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Field Trial Report

Grand National Grouse Championship

Ponderosa Mac Named Champion; Sets New Cover Dog Record
By Mike Husenits | Nov 18, 2021
The Winners' Circle. In foreground, Champion Ponderosa Mac with Scott Chaffee. Standing, left to right: Bob Leet, Joe Cammisa, Dick Brenneman, Helen Brenneman, Judge Brent Peters, Tammy Chaffee, Mike Husenits, Judge Brian Ralph, Dave Duell, Bruce Minard, Eric Munden, and Mark Hughes.

Marienville, Pa. — The 79th renewal of the Grand National Grouse Championship, the mother pearl of cover dog events, transpired November 2-5 over the famous venue located near Marienville, Pa. The courses are part and parcel to the 500,000-acre plus Allegheny National Forrest. Seven one-hour courses were utilized daily starting on Loleta Road — courses 1, 3 and 4, a lunch break then moving to Lamonaville Road where courses 1, 2, 4 and 5 were used.

Wild grouse were present, though not in the numbers recorded in past years. The birds that were found were quite skittish at the approach of dogs and humans, which most likely contributed to several unproductive stands.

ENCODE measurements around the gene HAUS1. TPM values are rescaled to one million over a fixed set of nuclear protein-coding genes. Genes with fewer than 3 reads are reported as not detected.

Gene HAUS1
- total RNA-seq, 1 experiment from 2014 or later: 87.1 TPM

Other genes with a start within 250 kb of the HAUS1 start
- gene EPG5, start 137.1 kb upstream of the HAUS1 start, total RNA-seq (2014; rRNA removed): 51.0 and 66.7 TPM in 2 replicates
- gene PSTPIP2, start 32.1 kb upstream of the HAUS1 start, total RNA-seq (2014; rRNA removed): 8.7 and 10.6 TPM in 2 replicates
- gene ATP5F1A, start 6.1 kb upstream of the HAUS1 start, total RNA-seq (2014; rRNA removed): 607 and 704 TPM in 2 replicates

The Grand has a rich history dating back to 1943 when the initial running was held at Slate Run, Pa., following an organizational meeting held in Cleveland, Ohio where a contingency of 33 notable cover dog enthusiasts founded the organization, adopted by-laws and running rules and established three regions that would comprise the geographical boundaries with each region represented by elected directors.

The initial running in 1943 and subsequent runnings through 1957 featured one-hour qualifying heats followed by a two-hour final series with the number of dogs called back at the discretion of the judges.

Starting in 1958 the format was revised to one-hour heats, which carries forth to present. Prior to the establishment of the Grand there were many locally based coverdog trials held, the first in 1913 by the Pennsylvania Field Trial Club named the National Grouse Dog Championship that ran until 1946 when the club withdrew the National name in favor of the Grand National, then was renamed the Pennsylvania Grouse Dog Championship.

Michigan established the Lake States Grouse Championship in their region and the New England States established grouse and woodcock events. Other very early grouse trials included the Brokenstraw Amateur Grouse Dog Championship founded in 1921, the All-American in 1927, the United States Grouse Dog Championship in 1938 and the New England Grouse Championship beginning in 1927.